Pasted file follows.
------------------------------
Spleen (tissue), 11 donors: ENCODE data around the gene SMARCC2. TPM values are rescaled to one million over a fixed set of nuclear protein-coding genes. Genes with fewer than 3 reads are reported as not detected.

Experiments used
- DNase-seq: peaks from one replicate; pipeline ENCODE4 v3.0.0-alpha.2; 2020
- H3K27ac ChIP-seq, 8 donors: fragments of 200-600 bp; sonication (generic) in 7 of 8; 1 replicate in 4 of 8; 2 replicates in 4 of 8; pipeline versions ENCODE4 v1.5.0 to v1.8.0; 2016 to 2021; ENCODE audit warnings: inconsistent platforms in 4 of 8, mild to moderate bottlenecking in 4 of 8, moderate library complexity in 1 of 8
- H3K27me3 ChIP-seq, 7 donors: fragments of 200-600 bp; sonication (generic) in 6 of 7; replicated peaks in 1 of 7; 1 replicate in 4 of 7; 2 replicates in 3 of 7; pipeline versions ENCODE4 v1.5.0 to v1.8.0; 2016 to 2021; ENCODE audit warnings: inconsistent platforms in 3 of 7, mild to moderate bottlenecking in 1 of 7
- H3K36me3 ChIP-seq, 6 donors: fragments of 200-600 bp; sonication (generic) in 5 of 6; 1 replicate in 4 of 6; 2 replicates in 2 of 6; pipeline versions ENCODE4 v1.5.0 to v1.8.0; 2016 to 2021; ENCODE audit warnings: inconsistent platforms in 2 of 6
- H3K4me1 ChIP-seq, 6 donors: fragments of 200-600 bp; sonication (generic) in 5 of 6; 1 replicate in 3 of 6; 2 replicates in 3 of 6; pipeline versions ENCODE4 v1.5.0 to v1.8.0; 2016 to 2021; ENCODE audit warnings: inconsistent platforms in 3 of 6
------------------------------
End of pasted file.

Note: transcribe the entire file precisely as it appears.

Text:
Spleen (tissue), 11 donors: ENCODE data around the gene SMARCC2. TPM values are rescaled to one million over a fixed set of nuclear protein-coding genes. Genes with fewer than 3 reads are reported as not detected.

Experiments used
- DNase-seq: peaks from one replicate; pipeline ENCODE4 v3.0.0-alpha.2; 2020
- H3K27ac ChIP-seq, 8 donors: fragments of 200-600 bp; sonication (generic) in 7 of 8; 1 replicate in 4 of 8; 2 replicates in 4 of 8; pipeline versions ENCODE4 v1.5.0 to v1.8.0; 2016 to 2021; ENCODE audit warnings: inconsistent platforms in 4 of 8, mild to moderate bottlenecking in 4 of 8, moderate library complexity in 1 of 8
- H3K27me3 ChIP-seq, 7 donors: fragments of 200-600 bp; sonication (generic) in 6 of 7; replicated peaks in 1 of 7; 1 replicate in 4 of 7; 2 replicates in 3 of 7; pipeline versions ENCODE4 v1.5.0 to v1.8.0; 2016 to 2021; ENCODE audit warnings: inconsistent platforms in 3 of 7, mild to moderate bottlenecking in 1 of 7
- H3K36me3 ChIP-seq, 6 donors: fragments of 200-600 bp; sonication (generic) in 5 of 6; 1 replicate in 4 of 6; 2 replicates in 2 of 6; pipeline versions ENCODE4 v1.5.0 to v1.8.0; 2016 to 2021; ENCODE audit warnings: inconsistent platforms in 2 of 6
- H3K4me1 ChIP-seq, 6 donors: fragments of 200-600 bp; sonication (generic) in 5 of 6; 1 replicate in 3 of 6; 2 replicates in 3 of 6; pipeline versions ENCODE4 v1.5.0 to v1.8.0; 2016 to 2021; ENCODE audit warnings: inconsistent platforms in 3 of 6